Tea has been grown in the US since the 18th century, but more as a curiosity than an actual, functioning crop. Today there are a scattered few small tea farms around the country – some in Hawaii, a handful in South Carolina – but domestic production is so small that the US doesn’t even show up on the FAO’s list of tea-producing nations.
But that doesn’t mean it can’t be done. Camellia sinensis is the plant from which all true teas come: white, green, black, oolong, pu-erh, and any other varieties – they’re just picked or processed in different ways (herbal teas like peppermint and chamomile aren’t technically teas at all). Camellia is a hardy plant. It generally prefers a lot of water and can’t tolerate real winters, but is adaptable to most any elevation and is grown in large quantities in countries as far apart as Kenya, India, Turkey, and Argentina. Technically, there’s no reason that tea can’t be grown in the Willamette Valley of Oregon.
The Willamette Valley lies between the Cascades and the Oregon Coast Mountains, a fertile area that’s home to most of Oregon’s population. The climate is mild, precipitation is heavy, and elevation can easily be found – in other words, provided the plants can survive the cooler-than-normal winters, tea could theoretically thrive there.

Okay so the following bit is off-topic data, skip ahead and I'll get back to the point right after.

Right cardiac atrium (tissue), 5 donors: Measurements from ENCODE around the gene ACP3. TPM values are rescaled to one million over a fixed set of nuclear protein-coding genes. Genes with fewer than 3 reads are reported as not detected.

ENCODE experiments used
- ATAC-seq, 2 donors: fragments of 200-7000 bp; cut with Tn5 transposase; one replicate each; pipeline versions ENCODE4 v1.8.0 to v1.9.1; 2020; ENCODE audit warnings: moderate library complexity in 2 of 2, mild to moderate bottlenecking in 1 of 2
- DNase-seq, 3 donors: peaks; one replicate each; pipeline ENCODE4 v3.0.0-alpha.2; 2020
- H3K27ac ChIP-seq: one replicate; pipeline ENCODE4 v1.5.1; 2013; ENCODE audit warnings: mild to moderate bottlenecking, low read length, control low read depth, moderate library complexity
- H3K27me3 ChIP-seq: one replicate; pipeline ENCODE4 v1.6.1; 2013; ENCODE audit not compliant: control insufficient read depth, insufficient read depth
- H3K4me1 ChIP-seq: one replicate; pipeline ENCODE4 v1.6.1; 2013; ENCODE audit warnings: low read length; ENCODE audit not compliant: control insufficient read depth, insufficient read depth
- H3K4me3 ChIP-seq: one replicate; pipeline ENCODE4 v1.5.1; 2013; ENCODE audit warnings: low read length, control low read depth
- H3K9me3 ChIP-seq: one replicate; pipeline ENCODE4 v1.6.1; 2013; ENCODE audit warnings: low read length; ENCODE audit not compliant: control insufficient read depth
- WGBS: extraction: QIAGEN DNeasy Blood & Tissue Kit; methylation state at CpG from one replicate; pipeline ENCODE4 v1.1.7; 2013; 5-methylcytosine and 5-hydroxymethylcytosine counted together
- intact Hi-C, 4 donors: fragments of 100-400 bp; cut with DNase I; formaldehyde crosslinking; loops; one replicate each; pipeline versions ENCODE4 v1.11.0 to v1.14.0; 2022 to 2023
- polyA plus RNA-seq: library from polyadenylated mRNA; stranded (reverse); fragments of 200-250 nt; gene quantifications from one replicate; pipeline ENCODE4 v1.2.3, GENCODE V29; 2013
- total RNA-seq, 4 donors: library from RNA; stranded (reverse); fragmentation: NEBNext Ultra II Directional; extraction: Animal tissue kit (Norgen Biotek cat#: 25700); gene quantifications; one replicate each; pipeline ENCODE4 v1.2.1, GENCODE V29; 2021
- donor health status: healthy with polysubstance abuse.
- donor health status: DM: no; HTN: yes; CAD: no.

Oregon Live has a little profile of Minto Island, the state’s first organic, commercial tea farm that began in the 1980s as a lark. But now, the current owners of the farm plan to expand to 15 or 20 acres, which would make it one of the country’s larger tea farms. (The Charleston Tea Plantation, the oldest tea farm in the US, has about 130 acres. Farms in India and China are often thousands of acres.) Currently Minto Island is experimenting with different varieties, roasting and steaming its black, green, and oolong varieties. It’s pricey; the company’s tea sells for nearly $20 an ounce. But the company claims its products offer a freshness you can’t find in something shipped overseas. Plus, you know, how cool is that? Domestic tea!